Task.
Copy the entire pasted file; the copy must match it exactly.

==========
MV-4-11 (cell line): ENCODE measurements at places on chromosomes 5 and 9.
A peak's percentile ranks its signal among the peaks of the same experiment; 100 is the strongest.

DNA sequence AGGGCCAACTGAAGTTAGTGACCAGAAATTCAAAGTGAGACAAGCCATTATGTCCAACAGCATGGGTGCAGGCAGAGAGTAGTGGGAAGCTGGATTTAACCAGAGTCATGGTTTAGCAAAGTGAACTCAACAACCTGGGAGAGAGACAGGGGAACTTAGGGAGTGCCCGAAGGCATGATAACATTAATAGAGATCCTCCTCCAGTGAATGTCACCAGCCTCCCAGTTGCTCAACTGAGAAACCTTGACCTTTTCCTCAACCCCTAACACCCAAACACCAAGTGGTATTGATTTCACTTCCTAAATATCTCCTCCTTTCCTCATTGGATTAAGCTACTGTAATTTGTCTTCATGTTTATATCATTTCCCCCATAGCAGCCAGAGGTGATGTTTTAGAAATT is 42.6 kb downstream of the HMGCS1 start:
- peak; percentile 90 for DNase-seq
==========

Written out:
MV-4-11 (cell line): ENCODE measurements at places on chromosomes 5 and 9.
A peak's percentile ranks its signal among the peaks of the same experiment; 100 is the strongest.

DNA sequence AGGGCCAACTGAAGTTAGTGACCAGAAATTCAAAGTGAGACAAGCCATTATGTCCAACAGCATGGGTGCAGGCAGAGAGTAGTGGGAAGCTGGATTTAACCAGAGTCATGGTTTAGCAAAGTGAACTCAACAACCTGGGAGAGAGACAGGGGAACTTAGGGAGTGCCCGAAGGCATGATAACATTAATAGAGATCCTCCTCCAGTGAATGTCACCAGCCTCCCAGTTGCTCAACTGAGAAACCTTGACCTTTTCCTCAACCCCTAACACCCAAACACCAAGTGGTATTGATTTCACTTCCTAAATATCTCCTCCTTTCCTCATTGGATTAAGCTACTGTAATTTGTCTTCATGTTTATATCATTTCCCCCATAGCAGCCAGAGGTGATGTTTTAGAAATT is 42.6 kb downstream of the HMGCS1 start:
- peak; percentile 90 for DNase-seq